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I first saw Alice Waters speak at Scripps College when I was in my senior year of college. I was mesmerized by the way she talked about food, her twinkle in her eyes when she talked about the kitchen and nourishing people and her evident passion for food. She talked about her belief in feeding people good, wholesome food that was real and fresh. I was so enamored with her. That year I asked for a few of her cook books for Christmas and this apple galette is one of the first things I made out of her book, “In the Green Kitchen”. I loved how it was rustic and beautiful, but not fussy; a wonderful dessert to bring to a dinner party. I have been making this galette ever since. Fall is the perfect time to learn how to make it and use it for easy entertaining or a cozy night in with someone special.

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Apple Galette by Alice Waters in the cookbook, “In the Green Kitchen” – Recipe: Serves 8

Alice’s Notes:
*This recipe makes enough dough for 2 tarts. Juicy stone fruits such as peaches, nectarines, apricots, and plums make wonderful galettes. To help absorb the juices and keep the pastry bottom crisp, sprinkle a mixture of 2 tablespoons of sugar, 1 tablespoon flour and 1 tablespoon of ground almonds on the pastry before topping with fruit. After baking, brush the apples with warm apricot jam for a beautiful glaze.

My Notes:
I found that the ground almond mixture definitely helped with soaking up the juices, so make sure to add this before the apples. I only use 3 medium apples instead of 4 or 5, which still makes a pretty full tart. Don’t start this recipe if you are in a rush. The dough needs to rest and there is a bake time of at least 45 minutes. I don’t peel my apples because I think the skin is pretty and it still works great.

Ingredients:
2 cups unbleached all-purpose flour
½ teaspoon of salt (omit if using salted butter)
12 tablespoons (1 ½ sticks) cold unsalted butter
1/3 to ½ cup ice cold water
4 or 5 medium apples (Gravenstein, Fuji, Pink Lady or any flavorful variety)
Sugar
1 egg
Whipped cream (optional)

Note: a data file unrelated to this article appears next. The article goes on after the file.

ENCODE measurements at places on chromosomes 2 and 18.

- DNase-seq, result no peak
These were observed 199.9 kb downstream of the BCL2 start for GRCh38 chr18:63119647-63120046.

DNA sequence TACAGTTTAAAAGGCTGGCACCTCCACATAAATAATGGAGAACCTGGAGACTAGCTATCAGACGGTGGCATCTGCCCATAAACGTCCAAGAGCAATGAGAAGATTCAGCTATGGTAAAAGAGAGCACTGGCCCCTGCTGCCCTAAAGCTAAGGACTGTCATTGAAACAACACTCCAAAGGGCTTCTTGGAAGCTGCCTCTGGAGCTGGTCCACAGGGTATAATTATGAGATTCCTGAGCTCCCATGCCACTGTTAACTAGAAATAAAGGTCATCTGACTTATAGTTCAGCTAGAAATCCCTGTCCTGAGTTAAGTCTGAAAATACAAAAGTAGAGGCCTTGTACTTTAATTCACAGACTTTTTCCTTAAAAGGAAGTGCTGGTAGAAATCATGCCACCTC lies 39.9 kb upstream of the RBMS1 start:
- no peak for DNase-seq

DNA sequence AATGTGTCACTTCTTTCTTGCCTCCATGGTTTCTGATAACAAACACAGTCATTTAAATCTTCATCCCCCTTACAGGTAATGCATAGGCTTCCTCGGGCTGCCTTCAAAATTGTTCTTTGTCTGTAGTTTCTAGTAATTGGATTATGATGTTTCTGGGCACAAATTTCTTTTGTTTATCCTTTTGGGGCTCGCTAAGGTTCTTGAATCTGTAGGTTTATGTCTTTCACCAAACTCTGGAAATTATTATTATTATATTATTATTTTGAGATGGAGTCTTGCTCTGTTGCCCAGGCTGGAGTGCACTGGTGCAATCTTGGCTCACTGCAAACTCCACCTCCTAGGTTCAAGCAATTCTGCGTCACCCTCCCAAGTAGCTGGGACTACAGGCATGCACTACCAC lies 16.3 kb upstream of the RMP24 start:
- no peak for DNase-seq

Directions:
1. Measure the flour and salt (if including) into a bowl. The butter should be cold and firm, but not hard. Cut into ¼-1/2 inch cubes and put about half of it into the bowl. Work it into the flour with your fingertips, lightly rubbing and breaking the flour-coated pieces of butter into small bits, until the mixture is roughly the texture of oatmeal or cornmeal. Add the rest of the butter and work it quickly into the dough until the pieces of butter are about half their original size.
2. Dribble the water into the dough while tossing the mixture with a fork. Keep adding water only until the dough begins to clump and hold together when you squeeze a handful. You may not need the full ½ cup.
3. Divide the dough into two and gather each part into a ball. Wrap each ball in plastic wrap and flatten into a disk. Let the dough rest, refrigerated for an hour or so. You may want to freeze the second disk of dough for future use.
4. When ready to make the tart, let the dough warm up at room temperature for 15 minutes or so and preheat the oven to 400. Roll out the dough on a lightly floured surface into a rough circle about 12 inches in diameter and about 1/8 inch thick. Transfer the pastry to a baking sheet lined with parchment paper and refrigerate while preparing the apples.
5. Peel, core, and slice the apples and toss with 1-2 tablespoons of sugar. Arrange the apples on the pastry, in overlapping concentric circles or freely piled on top, however you like, but leaving 1 ½ inch border of dough around the whole circumference. Fold the dough up over the apples, and brush the rim of dough lightly with beaten egg. Sprinkle sugar over the dough and apples; use more or less, depending on the tartness of the apples. Bake in lower part of oven for 45-50 minutes, until the fruit is tender and the pastry is golden brown and slightly caramelized at the edges. Slide the tart off the pan to cool on a rack. Serve warm or at room temperature with softly whipped cream, if you like.


Written and photographed by Jacquilyn Anderson of Jacquilyn in the Kitchen.

Jacquilyn is a full time chef who through her blog shares what it means to live a balanced life with healthy eating, indulgences, exercise, love, adventure, and conversations with other foodies and health enthusiasts.